There’s a lot of hype of late around the ‘collective impact’ framework for collaborative problem-solving initiatives – lots of prominent folk seem to have embraced it, such as Dawn O’Neil who was recently the CEO of Lifeline Australia and beyondblue, and is a Member of the Order of Australia for services to the community and mental health. (I recently saw Dawn give a presentation on collective impact and she has clearly whole-heartedly embraced the approach). But is there any substance to it?
In this post I draw on the original article on collective impact published in the Stanford Social Innovation Review. In brief ‘collective impact’ is the “long-term commitments by a group of important actors from different sectors to a common agenda for solving a specific social problem”. If you think that this sounds pretty much like a stock standard definition of collective action, you’re right. Nonetheless, they contend that collective impact initiatives “are distinctly different”. They assert that:
Unlike most collaborations, collective impact initiatives involve a centralized infrastructure, a dedicated staff, and a structured process that leads to a common agenda, shared measurement, continuous communication, and mutually reinforcing activities among all participants.
Not convinced yet? Neither am I. Additionally, five conditions are proposed that – it is claimed – “produce true alignment and lead to powerful results”:
- A common agenda (i.e. a shared problem definition and vision for change);
- Shared measurement systems;
- Mutually reinforcing activities;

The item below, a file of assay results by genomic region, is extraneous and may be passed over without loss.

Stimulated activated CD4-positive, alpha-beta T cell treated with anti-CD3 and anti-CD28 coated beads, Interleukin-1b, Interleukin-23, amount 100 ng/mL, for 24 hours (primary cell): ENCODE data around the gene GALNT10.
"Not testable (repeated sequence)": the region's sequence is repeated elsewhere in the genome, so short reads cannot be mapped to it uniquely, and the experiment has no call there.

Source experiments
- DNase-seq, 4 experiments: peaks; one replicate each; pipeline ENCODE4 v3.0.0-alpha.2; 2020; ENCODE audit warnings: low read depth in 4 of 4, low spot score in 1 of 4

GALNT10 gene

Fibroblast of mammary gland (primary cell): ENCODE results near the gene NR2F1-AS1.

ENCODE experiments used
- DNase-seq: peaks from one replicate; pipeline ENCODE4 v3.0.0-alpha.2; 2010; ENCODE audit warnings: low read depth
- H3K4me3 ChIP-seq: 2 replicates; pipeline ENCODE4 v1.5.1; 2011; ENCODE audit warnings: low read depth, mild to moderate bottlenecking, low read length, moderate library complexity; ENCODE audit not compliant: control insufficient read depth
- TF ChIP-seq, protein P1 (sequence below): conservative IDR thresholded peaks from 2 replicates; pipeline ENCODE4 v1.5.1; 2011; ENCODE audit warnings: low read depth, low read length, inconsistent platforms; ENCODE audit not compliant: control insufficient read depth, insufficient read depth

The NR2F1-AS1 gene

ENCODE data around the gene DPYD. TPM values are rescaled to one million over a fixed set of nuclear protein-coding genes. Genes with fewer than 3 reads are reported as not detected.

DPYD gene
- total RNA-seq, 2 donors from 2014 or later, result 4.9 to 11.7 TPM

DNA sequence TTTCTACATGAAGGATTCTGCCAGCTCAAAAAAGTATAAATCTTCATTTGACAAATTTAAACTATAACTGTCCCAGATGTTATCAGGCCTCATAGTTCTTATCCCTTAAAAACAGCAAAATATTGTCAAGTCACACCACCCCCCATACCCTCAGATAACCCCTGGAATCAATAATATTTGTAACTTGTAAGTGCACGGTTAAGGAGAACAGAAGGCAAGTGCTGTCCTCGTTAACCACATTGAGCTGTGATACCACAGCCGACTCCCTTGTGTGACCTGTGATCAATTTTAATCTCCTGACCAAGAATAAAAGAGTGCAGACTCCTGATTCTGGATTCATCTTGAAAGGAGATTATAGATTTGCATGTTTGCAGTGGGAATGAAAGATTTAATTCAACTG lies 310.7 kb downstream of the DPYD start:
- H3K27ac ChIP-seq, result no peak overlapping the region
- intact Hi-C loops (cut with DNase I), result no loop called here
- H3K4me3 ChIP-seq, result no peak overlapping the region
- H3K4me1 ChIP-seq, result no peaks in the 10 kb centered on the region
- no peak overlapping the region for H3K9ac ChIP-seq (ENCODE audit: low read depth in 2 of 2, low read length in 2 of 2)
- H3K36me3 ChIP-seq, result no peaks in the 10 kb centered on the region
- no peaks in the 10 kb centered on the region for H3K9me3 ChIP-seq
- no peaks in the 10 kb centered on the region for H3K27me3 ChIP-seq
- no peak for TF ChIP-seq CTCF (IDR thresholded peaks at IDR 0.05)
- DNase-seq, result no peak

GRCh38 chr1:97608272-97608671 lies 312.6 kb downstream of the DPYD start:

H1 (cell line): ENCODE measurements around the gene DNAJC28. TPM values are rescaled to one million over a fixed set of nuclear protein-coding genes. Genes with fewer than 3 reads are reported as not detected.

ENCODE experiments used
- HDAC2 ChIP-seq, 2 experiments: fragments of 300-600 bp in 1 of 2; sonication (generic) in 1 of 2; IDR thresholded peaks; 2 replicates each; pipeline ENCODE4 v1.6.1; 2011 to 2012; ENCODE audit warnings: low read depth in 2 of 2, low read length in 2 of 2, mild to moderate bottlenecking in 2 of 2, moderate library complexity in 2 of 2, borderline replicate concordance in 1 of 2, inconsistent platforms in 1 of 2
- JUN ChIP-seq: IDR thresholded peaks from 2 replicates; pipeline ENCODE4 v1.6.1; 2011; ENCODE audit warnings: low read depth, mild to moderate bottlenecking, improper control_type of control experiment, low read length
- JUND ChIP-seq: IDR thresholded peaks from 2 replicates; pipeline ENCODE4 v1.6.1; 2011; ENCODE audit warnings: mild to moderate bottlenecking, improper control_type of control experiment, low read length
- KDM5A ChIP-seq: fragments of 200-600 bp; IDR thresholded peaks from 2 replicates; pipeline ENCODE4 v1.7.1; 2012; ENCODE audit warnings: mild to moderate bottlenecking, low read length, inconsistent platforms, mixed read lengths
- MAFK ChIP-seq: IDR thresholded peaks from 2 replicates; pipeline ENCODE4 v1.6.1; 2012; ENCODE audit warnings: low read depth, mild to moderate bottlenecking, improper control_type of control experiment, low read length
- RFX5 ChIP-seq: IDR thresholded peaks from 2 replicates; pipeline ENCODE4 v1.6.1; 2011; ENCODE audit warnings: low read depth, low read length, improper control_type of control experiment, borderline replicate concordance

- Continuous communication; and
- Backbone support organizations providing facilitation and enabling greater coordination.
A couple of additional “ingredients” are discussed – significant financial investment, funders (e.g. philanthropic bodies) willing to support longer-term exploratory processes (rather than quick fixes), and ‘enlightened’ funders who “follow four practices: take responsibility for assembling the elements of a solution; create a movement for change; include solutions from outside the nonprofit sector; and use actionable knowledge to influence behavior and improve performance”.
The most original aspect is probably the concept of a “backbone” support organisation. They argue that “creating and managing collective impact requires a separate organization and staff with a very specific set of skills to serve as the backbone for the entire initiative”; such an organisation is argued to be necessary for achieving coordination. Moreover, “the expectation that collaboration can occur without a supporting infrastructure” is argued to be “one of the most frequent reasons why it fails”.
So what, then, is ‘collective impact’ – a “framework”, a change creation methodology, a mindset (as stated in this article), a theory of large-scale change, or a restatement of the commonly-held idea that we can achieve more if we pool our efforts, or…? The latter half of the article is really more of a critique of funding practices in the non-profit and social sectors than a coherent set of change practices.
‘Collective impact’ is not a theory of change. At best it articulates some high-level propositions that:
- Differences in problem definition and goal-definition “splinter” efforts and consequently undermine impact and large-scale social change efforts;
- Common indicators and common systems for reporting performance and measuring outcomes will “enable participants to hold each other accountable and learn from each other”;